Canada’s charitable sector is more diverse than (some) rating agencies think – Opinion

Ronan Ryan, Chief Development Officer, Canadian Red Cross and Bruce MacDonald, President and CEO, Imagine Canada

Google data from the past five years show that the top search results in Canada for “donation”-related topics were Syria, Typhoon Haiyan, southern Alberta floods, and the Fort McMurray wildfire – with a most significant spike during the first couple weeks of May, 2016.

Canadians are profoundly eager to help, and transparent reporting is a key tool in assisting them in their decision making.

However, some of the metrics adopted by charity rating agencies create confusion rather than clarity.

An Imagine Canada survey conducted in August, 2016, revealed that 72 per cent of Canadians said they were more likely to trust and have confidence in charities that have been accredited by a third party. While rigorous accreditation processes (which are voluntary and involve participation by the charity) and charity rating agencies (which can involve some sort of “report card” evaluation on activities) are not exactly the same, the sentiment is similar – people looking for some form of assessment about the impact of organizations.

The challenge is that some of the criteria and metrics used by charity rating agencies in Canada are not effective, and are in fact misleading.

While we appreciate the intent to help donors make informed giving decisions, charities with very different causes, structures, operating systems and mandates are evaluated as though all charities are the same. We are not.

It would be like an investment analyst trying to advise a client about a specific stock by comparing it to a company in an entirely different industry, of entirely different size and with very distinct strategic goals. It just won’t lead to informed or helpful conclusions. Although we operate within the charitable sector, there are diverse subsectors that must be recognized by these charity rating agencies.

For example, a large international medical relief aid agency with a Canadian affiliate may appear on the surface similar to an organization focused on social services like the Canadian Red Cross, but our mandates, geographical scope, regulatory commitments, funding and structures are often fundamentally different. And the difference between us and grassroots, regionally focused charities is even starker. It is an “apples to oranges” reality that simply cannot be compared.

It is an often-noted paradox. In their book A World of Indicators: The Making of Governmental Knowledge Through Quantification, Richard Rottenburg and Sally Engle Merry say that “one useful way to think of quantitative indicators is that they are technologies of simplification, strategies that make complex process visible and easy to grasp, and make comparisons – across people, organizations or time – easy. This simplification is both why we value indicators so much and why we often feel they misrepresent us.”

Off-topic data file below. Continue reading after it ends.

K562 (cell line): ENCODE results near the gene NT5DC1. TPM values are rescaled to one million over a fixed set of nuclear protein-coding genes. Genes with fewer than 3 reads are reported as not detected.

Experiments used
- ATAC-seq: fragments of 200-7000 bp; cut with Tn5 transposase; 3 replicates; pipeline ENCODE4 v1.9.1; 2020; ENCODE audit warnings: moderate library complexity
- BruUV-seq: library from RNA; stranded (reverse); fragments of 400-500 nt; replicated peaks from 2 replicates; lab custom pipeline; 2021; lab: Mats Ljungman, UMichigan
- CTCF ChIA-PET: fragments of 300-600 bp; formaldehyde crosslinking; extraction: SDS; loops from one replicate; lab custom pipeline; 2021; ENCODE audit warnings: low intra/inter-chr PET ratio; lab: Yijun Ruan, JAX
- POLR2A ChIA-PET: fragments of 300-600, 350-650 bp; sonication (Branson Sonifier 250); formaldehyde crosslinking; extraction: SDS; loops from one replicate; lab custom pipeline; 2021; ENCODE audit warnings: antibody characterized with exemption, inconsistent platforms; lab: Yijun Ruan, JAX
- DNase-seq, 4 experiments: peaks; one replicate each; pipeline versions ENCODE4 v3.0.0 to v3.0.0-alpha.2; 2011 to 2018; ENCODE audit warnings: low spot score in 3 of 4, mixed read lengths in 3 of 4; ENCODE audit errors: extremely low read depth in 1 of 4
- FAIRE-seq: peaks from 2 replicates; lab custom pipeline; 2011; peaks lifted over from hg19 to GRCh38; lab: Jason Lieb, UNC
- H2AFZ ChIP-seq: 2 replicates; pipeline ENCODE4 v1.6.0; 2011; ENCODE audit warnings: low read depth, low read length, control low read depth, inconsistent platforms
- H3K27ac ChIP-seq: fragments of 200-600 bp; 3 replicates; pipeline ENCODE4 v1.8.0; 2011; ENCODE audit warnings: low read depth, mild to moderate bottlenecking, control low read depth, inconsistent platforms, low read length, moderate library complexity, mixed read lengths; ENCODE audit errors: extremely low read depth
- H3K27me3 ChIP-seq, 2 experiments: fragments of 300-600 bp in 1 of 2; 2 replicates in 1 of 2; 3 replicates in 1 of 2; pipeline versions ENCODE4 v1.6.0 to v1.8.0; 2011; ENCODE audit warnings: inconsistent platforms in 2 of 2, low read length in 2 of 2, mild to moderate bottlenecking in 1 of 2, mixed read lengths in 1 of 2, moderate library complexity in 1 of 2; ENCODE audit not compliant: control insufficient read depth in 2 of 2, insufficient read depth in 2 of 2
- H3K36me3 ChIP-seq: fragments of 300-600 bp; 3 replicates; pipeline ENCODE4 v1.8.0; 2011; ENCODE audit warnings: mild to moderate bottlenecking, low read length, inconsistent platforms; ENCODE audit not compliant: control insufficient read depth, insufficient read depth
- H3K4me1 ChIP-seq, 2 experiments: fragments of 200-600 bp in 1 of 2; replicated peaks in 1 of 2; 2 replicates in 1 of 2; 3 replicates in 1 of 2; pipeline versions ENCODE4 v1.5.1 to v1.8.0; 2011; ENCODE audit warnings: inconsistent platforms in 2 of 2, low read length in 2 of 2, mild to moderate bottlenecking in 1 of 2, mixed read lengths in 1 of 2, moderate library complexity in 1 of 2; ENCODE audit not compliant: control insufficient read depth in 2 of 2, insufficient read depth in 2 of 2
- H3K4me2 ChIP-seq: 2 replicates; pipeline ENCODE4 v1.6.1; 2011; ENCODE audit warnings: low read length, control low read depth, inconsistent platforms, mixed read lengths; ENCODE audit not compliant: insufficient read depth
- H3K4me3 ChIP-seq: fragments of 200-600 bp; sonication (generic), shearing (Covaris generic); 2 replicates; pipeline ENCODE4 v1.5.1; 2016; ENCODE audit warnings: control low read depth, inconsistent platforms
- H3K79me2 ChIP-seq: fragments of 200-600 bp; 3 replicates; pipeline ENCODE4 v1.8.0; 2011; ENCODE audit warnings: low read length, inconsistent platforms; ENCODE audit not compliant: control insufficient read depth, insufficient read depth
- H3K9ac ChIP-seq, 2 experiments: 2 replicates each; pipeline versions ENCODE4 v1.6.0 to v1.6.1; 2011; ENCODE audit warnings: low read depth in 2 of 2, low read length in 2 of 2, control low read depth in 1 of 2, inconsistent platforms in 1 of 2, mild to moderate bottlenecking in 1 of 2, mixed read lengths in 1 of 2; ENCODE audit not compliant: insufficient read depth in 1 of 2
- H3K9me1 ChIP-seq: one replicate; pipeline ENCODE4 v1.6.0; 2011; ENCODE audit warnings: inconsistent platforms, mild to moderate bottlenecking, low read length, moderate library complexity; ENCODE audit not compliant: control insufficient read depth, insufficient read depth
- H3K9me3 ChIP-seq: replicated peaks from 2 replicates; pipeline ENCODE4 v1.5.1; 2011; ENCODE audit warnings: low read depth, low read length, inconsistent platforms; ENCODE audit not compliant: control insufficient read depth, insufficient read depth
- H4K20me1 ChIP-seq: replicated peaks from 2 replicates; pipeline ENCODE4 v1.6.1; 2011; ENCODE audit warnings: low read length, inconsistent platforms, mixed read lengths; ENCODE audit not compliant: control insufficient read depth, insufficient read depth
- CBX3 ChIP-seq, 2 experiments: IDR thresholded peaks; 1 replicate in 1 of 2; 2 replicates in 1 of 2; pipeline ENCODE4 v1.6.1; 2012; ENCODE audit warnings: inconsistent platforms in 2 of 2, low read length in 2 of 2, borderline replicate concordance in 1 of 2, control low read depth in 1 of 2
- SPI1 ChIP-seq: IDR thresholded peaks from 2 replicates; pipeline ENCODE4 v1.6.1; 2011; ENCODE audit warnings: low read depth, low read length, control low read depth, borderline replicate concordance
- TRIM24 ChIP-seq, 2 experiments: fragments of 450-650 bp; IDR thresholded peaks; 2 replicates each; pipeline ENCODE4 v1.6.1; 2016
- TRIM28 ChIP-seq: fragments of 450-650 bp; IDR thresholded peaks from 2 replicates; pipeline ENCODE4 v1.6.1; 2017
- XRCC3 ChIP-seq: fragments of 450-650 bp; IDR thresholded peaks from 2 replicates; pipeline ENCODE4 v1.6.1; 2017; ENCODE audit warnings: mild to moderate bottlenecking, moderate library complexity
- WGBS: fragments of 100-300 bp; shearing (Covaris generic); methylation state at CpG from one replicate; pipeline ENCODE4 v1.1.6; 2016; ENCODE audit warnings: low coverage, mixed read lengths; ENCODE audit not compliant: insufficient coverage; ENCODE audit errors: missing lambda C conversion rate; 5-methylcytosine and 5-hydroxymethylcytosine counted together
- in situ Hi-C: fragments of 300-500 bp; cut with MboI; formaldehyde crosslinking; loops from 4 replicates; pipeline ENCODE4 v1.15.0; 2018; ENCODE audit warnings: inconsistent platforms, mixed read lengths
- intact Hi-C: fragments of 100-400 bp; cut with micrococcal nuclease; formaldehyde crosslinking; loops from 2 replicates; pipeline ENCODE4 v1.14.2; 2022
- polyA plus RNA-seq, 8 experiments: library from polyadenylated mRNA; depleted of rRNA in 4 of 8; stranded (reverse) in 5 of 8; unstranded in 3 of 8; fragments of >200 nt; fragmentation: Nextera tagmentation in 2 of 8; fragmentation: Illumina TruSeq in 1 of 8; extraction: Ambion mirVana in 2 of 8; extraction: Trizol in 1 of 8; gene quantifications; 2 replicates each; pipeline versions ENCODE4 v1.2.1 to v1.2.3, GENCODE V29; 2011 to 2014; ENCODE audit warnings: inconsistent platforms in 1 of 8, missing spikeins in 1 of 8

The Red Cross recently used a charity rating agency’s system on our own organization, and we quickly realized that the metrics within the categories were in many cases highly subjective. The rating system didn’t allow for contingencies and particularities, such as a year with a major disaster in the vein of last year’s Alberta wildfire. It also didn’t take into account the need to have funds in reserve for longer-term community recovery and healing, such as the tragedy that hit Lac-Mégantic in 2013 and the major floods that affected many communities in Alberta the same year.

A more meaningful approach would be to judge charities through a more complete lens. One that includes financial transparency and accountability, but also emphasizes strong leadership, good governance and a commitment to delivering value.

Scrutiny of our workings, however challenging or difficult, is fair and warranted. In fact, we encourage rigorous third-party accreditation instead of simplified ratings because we believe that the success of charitable organizations in Canada is firmly rooted in giving people a window into our workings. Our charitable sector model is based on this transparency – without it, we wouldn’t be able to do the work that we do. We only ask that it be done in a reasonable and objective manner using appropriate comparative methods and metrics.

The Imagine Canada survey data also supports this assertion in that “transparency and sound management” were the top considerations for donation support among 86 per cent of respondents.

Whether a donor is an individual, a family, a small business, a community or a community organization, our overarching goal is to build on that support through trust – every day.

The emergence of social media have given organizations additional tools to increase their transparency and accountability – and we believe that is a good thing.

Canadians keep setting the bar higher on the expectations of their donations and we are open to learning and improving how we operate in Canada and globally.

But just as you scrutinize the work, funding and disbursements of donor funds by charities, so too should you scrutinize the methods and purpose of charity rating agencies. We share the responsibility of continual learning, adapting and improving with all Canadians.

Ultimately, donors hold the power in making our charity model in Canada more effective. And we encourage you to exercise that power.

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